A team of researchers led by neurotechnology expert Stephanie Lacour from Switzerland’s Ecole Polytechnique Fédérale de Lausanne has made significant progress in the development of a less invasive method for treating brain conditions that require implantation. Inspired by soft robots, the researchers have created a groundbreaking cortical electrode array capable of passing through a small opening in the skull.

Cortical electrode arrays are used to stimulate, record, or monitor electrical activity in the brain of patients suffering from conditions like epilepsy, which affects approximately 1.2 percent of the US population. Epilepsy often results in seizures, characterized by bursts of electrical activity in the brain, leading to uncontrollable shaking, sudden stiffness, collapsing, and other symptoms. Although microelectrode arrays were invented several decades ago, their use in deep brain stimulation for epilepsy patients has only recently received FDA approval. Nonetheless, existing devices have limitations in terms of electrode resolution, cortical surface coverage, and aesthetic appeal, as noted by the authors of the research paper.

The team has developed an ultra-thin, flower-shaped device that can be folded to fit through a 2 centimeter hole in the skull. Once inside, it rests between the skull and the brain’s surface, occupying a minute and delicate space measuring approximately a millimeter in width. Upon deployment, the flexible electrode unfurls its six spiraled arms one by one, covering an area of the brain around 4 centimeters in diameter. In contrast, other devices often require a skull opening of the same diameter as the electrode array.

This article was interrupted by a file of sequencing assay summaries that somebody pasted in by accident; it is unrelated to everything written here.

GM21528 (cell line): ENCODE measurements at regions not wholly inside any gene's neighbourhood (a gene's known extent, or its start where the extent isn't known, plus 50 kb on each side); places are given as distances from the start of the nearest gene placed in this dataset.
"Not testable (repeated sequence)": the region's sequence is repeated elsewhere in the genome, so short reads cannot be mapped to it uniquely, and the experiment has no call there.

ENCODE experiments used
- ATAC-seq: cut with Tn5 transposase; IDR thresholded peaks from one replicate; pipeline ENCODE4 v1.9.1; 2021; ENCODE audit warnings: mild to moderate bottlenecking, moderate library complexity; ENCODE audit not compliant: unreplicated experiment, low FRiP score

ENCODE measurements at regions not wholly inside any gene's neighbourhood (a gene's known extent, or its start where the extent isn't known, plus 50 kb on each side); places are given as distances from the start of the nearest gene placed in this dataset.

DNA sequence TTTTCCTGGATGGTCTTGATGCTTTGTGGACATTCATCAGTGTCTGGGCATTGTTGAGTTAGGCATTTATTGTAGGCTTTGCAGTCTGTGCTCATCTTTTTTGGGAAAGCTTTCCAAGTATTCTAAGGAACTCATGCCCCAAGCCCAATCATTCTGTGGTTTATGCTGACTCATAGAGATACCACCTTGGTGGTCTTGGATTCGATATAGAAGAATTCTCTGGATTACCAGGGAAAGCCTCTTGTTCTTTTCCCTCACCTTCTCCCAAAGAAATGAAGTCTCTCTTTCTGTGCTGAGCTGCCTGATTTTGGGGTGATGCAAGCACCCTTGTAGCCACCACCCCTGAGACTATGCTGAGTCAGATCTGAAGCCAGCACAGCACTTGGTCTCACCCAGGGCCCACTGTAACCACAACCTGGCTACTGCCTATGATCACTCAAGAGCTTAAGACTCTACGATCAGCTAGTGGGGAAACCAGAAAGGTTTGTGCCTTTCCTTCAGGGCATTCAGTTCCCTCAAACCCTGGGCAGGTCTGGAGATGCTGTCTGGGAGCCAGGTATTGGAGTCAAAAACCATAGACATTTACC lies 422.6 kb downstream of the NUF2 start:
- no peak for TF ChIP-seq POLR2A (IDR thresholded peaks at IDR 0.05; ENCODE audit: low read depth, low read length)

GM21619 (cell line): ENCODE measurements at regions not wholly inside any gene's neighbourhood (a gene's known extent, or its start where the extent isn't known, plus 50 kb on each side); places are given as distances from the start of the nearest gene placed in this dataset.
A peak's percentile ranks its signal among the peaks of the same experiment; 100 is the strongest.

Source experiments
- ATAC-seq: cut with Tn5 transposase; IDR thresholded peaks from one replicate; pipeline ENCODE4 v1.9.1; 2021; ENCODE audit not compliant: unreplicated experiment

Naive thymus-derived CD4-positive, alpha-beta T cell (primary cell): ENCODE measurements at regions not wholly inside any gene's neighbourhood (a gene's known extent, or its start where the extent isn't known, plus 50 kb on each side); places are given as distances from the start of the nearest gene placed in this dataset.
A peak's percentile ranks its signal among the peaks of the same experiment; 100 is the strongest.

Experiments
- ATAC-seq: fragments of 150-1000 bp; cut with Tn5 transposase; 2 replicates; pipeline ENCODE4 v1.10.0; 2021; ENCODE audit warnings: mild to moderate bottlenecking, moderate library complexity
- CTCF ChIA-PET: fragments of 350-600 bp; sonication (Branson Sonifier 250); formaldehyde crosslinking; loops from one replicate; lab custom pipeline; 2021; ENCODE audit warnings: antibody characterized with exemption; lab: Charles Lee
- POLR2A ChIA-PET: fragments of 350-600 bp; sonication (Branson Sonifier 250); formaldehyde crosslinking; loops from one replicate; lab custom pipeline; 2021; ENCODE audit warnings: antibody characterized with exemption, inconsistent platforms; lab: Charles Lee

Lead author Sukho Song commented on the mechanism, stating, “The beauty of the eversion mechanism is that we can deploy an arbitrary size of electrode with a constant and minimal compression on the brain. The soft robotics community has been very much interested in this eversion mechanism because it has been bio-inspired. This eversion mechanism can emulate the growth of tree roots, and there are no limitations in terms of how much tree roots can grow.”

Although the device has only been tested in a mini-pig and is not yet ready for use in human brains, it will be further developed by Neurosoft Bioelectronics, a spinoff of the EPFL Laboratory for Soft Bioelectronic Interfaces. Stephanie Lacour emphasized the importance of minimally invasive neurotechnologies in providing efficient and personalized therapies, stating, “Minimally invasive neurotechnologies are essential approaches to offer efficient, patient-tailored therapies.”

By Impact Lab